Sandy made this tart last night and it was hard to stop after two slices! This recipe comes from the “Once Upon a Tart” cookbook by Frank Mentesana and Jerome Audureau. As you can see, our tart is small and that is because Sandy cut the recipe in half. Also, the recipe calls for plum tomatoes, but we used the tomatoes we had in our garden which are not plum, but worked just as well. Printed below is the recipe the way it appears in the book:
Granny’s Tomato Tart
A traditional tomato tart in France does not contain custard. Jerome’s grandmother used to make them often in the summer. In fact, she wouldn’t think about making one at any other time. In the small town in the south of France where she lives, there is still such a thing as a season for fruits and vegetables. Nowadays you might find a tomato there in December, but not one Granny would use.
To make a tomato tart the way Granny does, roll out a full recipe for dough and fit it into an 8 x 10 inch rectangular sheet pan. Prick the bottom with the tines of a fork. Fully bake the crust: 10-15 minutes at 400 degrees with the weights in, and another 15-20 minutes after you’ve removed the weights. Remove the crust from the oven, and let it cool to room temperature. Spread Dijon mustard in a thin layer over the bottom of the crust. Grate Gruyere cheese in a thin layer over the mustard. Slice about 4 pounds plum tomatoes, and put them in a colander set in the sink to drain off any excess liquid. Arrange the tomatoes in one layer, like rows of fallen dominoes, down the length of the crust. Sprinkle with herbs de Provence, and bake the tart in a 400 degree oven until the tomatoes begin to shrivel and the cheese melts, about 10 minutes.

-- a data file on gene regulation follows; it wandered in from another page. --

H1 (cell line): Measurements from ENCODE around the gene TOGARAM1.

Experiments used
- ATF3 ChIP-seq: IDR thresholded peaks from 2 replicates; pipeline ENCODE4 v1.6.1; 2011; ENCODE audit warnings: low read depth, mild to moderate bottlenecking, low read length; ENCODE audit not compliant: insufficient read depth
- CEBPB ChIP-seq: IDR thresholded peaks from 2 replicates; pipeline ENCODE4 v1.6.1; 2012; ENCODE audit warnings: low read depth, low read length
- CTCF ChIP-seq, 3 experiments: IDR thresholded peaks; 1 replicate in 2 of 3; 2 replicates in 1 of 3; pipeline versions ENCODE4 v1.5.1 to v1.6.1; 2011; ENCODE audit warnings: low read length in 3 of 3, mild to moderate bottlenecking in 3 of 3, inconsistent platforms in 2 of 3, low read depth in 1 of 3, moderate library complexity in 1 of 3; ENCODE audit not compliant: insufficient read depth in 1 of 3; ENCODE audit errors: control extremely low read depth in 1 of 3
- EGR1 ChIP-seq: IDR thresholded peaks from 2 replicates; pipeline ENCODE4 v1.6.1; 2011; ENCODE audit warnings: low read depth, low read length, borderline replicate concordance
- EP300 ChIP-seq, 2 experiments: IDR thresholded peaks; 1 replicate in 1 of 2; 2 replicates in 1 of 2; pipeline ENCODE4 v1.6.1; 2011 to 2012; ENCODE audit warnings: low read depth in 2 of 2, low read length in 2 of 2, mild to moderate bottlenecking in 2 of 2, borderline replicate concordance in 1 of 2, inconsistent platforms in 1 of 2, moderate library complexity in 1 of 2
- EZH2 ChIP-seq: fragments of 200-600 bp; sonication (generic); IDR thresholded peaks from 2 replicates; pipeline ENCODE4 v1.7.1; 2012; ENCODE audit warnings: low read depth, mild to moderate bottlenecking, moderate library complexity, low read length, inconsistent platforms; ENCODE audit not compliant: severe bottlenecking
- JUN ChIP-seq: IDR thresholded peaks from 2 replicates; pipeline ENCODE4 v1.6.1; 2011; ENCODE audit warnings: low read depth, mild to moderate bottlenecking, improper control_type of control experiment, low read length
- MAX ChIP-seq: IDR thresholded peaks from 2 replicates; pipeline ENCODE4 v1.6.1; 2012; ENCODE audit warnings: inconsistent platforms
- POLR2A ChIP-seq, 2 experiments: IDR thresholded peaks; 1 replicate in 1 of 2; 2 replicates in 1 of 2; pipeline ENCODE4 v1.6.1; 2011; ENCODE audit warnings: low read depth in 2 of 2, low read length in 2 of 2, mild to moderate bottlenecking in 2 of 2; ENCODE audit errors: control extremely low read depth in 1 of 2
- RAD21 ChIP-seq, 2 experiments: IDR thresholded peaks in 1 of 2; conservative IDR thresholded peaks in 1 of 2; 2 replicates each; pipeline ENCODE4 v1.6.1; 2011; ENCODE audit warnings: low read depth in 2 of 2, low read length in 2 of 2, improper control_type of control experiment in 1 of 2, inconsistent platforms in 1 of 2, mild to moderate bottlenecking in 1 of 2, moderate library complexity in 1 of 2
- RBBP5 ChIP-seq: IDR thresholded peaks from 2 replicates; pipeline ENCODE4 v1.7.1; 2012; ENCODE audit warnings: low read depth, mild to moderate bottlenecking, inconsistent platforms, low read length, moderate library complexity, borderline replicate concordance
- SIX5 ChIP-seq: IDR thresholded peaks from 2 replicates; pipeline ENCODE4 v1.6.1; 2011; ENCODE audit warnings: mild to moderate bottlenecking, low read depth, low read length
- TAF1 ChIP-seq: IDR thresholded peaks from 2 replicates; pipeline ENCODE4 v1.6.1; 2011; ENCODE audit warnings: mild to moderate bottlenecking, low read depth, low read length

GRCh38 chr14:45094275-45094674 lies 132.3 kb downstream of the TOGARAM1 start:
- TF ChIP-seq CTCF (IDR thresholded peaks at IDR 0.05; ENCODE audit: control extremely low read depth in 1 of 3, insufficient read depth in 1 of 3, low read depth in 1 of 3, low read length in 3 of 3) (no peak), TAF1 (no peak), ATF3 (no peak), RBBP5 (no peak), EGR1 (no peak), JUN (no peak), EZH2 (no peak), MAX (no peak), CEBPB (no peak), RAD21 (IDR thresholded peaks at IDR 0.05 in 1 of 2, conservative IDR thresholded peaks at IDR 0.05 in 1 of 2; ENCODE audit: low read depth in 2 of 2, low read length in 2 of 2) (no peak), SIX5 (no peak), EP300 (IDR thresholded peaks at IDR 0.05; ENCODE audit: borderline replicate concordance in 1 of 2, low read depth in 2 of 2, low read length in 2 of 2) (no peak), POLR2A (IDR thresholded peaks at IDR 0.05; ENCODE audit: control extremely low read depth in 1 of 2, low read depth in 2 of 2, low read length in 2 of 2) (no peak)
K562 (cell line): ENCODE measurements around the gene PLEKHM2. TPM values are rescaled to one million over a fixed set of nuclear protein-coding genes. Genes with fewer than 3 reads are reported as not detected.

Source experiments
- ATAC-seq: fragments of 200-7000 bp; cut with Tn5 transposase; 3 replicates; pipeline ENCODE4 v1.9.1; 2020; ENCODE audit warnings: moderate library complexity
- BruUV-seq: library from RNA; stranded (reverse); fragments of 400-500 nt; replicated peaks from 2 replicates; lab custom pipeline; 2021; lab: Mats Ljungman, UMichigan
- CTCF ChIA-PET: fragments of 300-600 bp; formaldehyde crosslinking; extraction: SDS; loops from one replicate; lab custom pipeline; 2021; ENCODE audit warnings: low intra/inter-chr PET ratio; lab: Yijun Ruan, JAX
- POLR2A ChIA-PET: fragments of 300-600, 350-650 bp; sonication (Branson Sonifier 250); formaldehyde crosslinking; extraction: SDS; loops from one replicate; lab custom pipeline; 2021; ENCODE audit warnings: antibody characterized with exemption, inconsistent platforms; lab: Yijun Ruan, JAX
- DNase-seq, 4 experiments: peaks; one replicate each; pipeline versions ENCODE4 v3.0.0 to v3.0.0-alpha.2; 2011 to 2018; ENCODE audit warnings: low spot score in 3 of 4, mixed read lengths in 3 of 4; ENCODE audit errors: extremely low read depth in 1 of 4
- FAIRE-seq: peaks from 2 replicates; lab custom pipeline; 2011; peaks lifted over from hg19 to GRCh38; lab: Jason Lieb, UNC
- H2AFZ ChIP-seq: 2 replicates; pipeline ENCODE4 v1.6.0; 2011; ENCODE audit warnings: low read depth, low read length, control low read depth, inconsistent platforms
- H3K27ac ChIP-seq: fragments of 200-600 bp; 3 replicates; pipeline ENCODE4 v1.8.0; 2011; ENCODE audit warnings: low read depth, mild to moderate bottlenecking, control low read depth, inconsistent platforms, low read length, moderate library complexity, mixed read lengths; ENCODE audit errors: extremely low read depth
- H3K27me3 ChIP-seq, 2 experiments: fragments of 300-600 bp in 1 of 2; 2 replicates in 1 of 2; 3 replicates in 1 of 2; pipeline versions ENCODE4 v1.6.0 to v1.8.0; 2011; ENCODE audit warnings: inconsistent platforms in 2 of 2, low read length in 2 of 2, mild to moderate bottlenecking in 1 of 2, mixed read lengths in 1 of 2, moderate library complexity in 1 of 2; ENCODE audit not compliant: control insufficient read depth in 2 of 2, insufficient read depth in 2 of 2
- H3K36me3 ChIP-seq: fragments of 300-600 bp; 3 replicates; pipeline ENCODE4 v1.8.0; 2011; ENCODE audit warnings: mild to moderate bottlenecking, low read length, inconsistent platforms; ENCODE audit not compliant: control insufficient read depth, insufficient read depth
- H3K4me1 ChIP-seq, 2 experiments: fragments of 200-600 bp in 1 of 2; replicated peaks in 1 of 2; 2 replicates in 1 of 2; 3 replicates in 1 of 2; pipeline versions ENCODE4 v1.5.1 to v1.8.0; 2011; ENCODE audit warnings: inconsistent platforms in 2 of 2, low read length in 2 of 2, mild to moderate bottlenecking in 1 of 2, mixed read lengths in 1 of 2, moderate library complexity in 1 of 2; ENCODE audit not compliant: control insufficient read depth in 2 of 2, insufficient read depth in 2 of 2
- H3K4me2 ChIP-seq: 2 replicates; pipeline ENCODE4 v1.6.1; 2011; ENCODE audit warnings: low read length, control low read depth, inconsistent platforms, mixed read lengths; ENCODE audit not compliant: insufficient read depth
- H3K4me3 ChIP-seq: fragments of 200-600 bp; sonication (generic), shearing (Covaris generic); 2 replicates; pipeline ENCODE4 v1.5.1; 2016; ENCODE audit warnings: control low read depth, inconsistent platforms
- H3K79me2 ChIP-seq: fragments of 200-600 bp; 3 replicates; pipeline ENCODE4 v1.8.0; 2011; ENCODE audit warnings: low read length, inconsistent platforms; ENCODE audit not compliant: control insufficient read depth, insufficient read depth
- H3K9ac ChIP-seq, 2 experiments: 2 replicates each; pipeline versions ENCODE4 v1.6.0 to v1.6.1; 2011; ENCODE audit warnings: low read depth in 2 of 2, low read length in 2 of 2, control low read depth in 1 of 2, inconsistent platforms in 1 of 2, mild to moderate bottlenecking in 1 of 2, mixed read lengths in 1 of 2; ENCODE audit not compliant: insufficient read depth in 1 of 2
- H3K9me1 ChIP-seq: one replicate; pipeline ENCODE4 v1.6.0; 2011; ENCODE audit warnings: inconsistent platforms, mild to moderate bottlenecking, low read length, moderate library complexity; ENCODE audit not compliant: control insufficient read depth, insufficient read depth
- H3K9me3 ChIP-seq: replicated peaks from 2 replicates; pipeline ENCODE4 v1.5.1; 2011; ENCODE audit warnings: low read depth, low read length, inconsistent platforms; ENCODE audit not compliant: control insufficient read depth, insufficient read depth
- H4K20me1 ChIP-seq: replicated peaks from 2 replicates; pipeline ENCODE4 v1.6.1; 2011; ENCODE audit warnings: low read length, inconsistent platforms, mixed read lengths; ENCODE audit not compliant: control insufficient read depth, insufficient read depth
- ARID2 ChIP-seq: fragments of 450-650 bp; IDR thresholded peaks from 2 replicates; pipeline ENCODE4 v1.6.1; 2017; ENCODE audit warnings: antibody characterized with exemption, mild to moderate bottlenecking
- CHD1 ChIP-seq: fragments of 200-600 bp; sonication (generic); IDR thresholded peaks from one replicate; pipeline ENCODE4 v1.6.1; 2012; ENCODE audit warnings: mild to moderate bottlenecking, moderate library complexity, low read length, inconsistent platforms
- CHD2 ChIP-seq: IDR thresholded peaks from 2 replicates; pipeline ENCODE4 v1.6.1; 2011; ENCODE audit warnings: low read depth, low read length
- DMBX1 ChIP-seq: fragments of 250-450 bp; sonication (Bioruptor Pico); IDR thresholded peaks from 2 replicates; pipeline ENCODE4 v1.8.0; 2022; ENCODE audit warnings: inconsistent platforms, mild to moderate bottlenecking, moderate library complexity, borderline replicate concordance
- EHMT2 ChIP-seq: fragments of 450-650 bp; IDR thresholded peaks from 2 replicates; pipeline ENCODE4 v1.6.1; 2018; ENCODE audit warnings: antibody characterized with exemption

Whoa that looks good!
One thing that Susan did not mention: After draining the tomatoes, I also put them on paper towels and blotted them since they are much juicier than plum tomatoes and could make the crust soggy.
Thanks for mentioning that Sandy! The tart was awesome!!!
And by the way everyone……the tart is even better that it looks!